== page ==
Thousands of comments [Shared Experiences] submitted by citizens and interested organizations reveal the realities of the present day health care system in the United States. Citizen comments address rising drug costs, exclusions and premium hikes for health insurance, affordability of health insurance by the self employed, health care quality, loss of health insurance, and more. Comments are classic.
Gallup Poll found 37% of people had a Great Deal or Quite a Lot of confidence in the medical system in 2017. This compares to high confidence levels for the military (72%), small business (70%) and police (57%). By contrast, public schools had a 36% confidence level; HMOs had 19%, and Congress had a 12% level.
October 2016 survey of adults shows Americans concerned with rising costs for drugs, and ready to put price caps in place. Eight of 10 (81%) supported price controls on drugs, pharmaceutical and medical device manufacturers…supported by both democrats (85%) and republicans (77%). Published by HealthDay/Harris Poll
On their most recent visit to a health care provider, 88% said they were satisfied with the experience. This compares to 91% satisfied with their last visit to a restaurant, for example, 63% satisfied with their last interaction with their health insurance company, and 59% satisfied visiting a mobile phone store. The doctor’s overall knowledge, training and expertise ranked the highest of the Very Important factors contributing to a positive experience. Overall, 62% of consumers ranked an online cost estimator as the number one technology they would like, with only 7% of doctors already having this in place. Harris Poll published January 2016.
Kaiser Health Tracking Poll from July 2019 shows 48% of the public had a favorable view of the Affordable Care Act (ACA) passed in 2010. While a substantial majority (80%) of Democrats continue to support ACA, and 80% of Republicans do not support it, slightly less than half (49%) of Independents have a favorable opinion of the law (39% of Independents are unfavorable). Health care is the top issue (followed by climate change) mentioned by Democrat voters when asked what they want to hear Democrat candidates discuss in 2019 debates
Kaiser Health Tracking Poll Health Care shows health care to be one of the top three concerns in the midterm elections. The Economy and Jobs, and Gun Control are the other big issues as of late April 2018. Within healthcare, healthcare costs ranked at the top of people’s concerns. Telephone survey of 2000 adults, by the Kaiser Family Foundation. Published May 10, 2018.
79% of Americans are dissatisfied with the total cost of healthcare in Gallup poll Nov. 2018. No surprise, then, that Cost topped the 2018 list of most urgent health problems facing this country, named by 25% of those surveyed. Second place was Access (named by 22%). In most recent results, 57% see healthcare (insurance) coverage as a federal government responsibility, up one point from 2017. Trends back to 2000 are shown. Running list of results from Gallup polls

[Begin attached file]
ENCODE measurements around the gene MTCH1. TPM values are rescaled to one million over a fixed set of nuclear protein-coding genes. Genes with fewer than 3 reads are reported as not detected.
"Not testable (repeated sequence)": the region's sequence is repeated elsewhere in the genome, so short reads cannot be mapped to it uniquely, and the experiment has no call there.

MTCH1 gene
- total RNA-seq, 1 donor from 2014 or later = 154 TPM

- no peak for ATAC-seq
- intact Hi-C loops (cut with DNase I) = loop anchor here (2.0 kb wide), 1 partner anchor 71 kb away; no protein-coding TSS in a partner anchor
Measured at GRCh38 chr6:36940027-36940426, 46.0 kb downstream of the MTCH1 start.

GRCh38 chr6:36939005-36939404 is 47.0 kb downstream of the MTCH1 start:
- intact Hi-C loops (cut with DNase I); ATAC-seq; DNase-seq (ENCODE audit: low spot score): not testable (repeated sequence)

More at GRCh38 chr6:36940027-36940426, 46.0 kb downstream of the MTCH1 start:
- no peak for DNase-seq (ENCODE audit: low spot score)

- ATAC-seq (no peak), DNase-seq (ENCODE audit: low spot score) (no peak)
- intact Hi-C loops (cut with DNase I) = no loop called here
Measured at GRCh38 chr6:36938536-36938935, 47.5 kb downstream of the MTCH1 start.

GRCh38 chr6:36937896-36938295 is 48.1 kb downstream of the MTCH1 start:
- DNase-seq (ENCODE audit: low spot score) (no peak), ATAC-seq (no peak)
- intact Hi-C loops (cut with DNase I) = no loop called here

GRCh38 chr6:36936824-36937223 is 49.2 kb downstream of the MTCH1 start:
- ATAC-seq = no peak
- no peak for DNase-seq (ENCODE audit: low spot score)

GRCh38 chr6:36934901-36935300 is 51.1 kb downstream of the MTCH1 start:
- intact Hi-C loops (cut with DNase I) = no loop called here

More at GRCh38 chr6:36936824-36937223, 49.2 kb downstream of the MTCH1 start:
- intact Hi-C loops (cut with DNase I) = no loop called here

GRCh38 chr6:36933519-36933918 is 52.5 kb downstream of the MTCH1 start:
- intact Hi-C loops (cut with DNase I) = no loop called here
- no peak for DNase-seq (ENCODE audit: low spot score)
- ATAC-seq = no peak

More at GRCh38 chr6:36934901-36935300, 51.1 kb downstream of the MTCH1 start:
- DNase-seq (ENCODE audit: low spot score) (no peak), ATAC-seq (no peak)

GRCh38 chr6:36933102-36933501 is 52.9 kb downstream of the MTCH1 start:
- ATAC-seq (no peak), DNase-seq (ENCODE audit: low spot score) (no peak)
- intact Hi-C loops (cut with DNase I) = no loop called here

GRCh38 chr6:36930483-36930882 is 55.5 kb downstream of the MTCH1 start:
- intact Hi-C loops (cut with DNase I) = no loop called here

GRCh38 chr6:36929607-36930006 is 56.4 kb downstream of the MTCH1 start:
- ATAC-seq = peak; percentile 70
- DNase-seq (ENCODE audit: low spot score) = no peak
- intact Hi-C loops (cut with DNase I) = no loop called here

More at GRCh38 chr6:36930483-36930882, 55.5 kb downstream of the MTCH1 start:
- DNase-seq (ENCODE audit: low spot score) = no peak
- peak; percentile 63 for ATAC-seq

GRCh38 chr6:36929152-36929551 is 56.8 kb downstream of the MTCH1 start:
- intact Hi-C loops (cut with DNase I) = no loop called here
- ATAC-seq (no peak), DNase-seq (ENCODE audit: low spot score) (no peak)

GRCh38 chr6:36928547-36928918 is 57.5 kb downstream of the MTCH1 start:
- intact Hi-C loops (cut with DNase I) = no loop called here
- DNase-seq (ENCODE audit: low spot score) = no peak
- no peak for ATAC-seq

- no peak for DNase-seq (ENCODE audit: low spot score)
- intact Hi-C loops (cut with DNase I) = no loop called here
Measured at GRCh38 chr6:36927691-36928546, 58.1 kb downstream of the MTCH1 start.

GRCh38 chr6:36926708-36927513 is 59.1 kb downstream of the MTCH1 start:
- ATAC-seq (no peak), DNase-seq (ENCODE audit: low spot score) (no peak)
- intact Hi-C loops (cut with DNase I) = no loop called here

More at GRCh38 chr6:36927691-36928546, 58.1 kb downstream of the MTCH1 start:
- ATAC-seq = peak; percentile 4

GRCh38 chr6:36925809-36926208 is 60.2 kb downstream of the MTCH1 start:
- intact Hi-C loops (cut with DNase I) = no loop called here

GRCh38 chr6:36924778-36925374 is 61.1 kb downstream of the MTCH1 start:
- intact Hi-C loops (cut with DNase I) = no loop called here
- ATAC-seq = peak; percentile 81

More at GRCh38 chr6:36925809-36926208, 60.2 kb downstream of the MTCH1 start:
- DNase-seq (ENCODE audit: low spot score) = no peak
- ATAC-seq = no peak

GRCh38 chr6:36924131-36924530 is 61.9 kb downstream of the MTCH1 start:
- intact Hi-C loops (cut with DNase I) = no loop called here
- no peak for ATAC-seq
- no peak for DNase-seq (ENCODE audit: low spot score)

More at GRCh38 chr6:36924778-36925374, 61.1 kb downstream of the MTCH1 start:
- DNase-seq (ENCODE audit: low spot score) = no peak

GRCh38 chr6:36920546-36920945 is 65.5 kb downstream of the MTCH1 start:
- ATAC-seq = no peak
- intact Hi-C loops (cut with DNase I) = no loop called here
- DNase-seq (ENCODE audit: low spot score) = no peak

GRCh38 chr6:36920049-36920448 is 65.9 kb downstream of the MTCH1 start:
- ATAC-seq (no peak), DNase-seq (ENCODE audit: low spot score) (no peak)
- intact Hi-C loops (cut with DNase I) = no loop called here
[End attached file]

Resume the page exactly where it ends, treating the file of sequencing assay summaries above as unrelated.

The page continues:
Employee Benefit Research Institute (EBRI) released findings of its 2018 Health and Workplace Benefits Survey, conducted online in June. Key findings: Half (50%) rated America’s health care system as fair or poor. About half (49%) were extremely or very satisfied with their health plans. Further, almost two thirds (65%) expressed confidence in their current health plan. Only 22% were extremely or very satisfied with the cost of their health insurance; just 47% were very or extremely satisfied with the quality of medical care received. Workers ranked health care as the most critical issue in the nation, with 26% ranking it #1. Next in line was immigration (ranked top by 18%). Jobs was 4th (13%). Published September 2018
December 2018 issue brief (No. 468) presents findings from the Annual (2018) EBRI Consumer Engagement in Health Care Survey. Estimated 46% of the population under age 65 are enrolled in high deductible health plans (HDHPs), about half of whom had a Health Saving Account HSA-eligible (or HRA) plan. Consumers with a high deductible were much more likely to delay care because of cost (33%) compared to those enrolled in a traditional plan (18%). While HDHP enrollees looked for cost information much more often than traditional plan people, they were actually less likely to have been able to find it. HDHP enrollees checked quality ratings for doctors or hospitals more often than those in traditional plans did (41% vs 33%). As to fitness memberships, HDHP enrollees were less likely to participate than those in traditional plans. Although the survey reportedly measures consumer satisfaction, this year’s report did not include those results. Past years’ findings reported lower satisfaction with HDHPs than people with traditional health insurance.
Report from California “Final Chapter: Californians’ Attitudes and Experiences with Death and Dying” is based on a survey of 1669 people Oct. 26 – Nov. 3, 2011. Describes people’s beliefs about end of life care, preparations, ICU use, and more. California Healthcare Foundation, 31 pages, Feb. 2012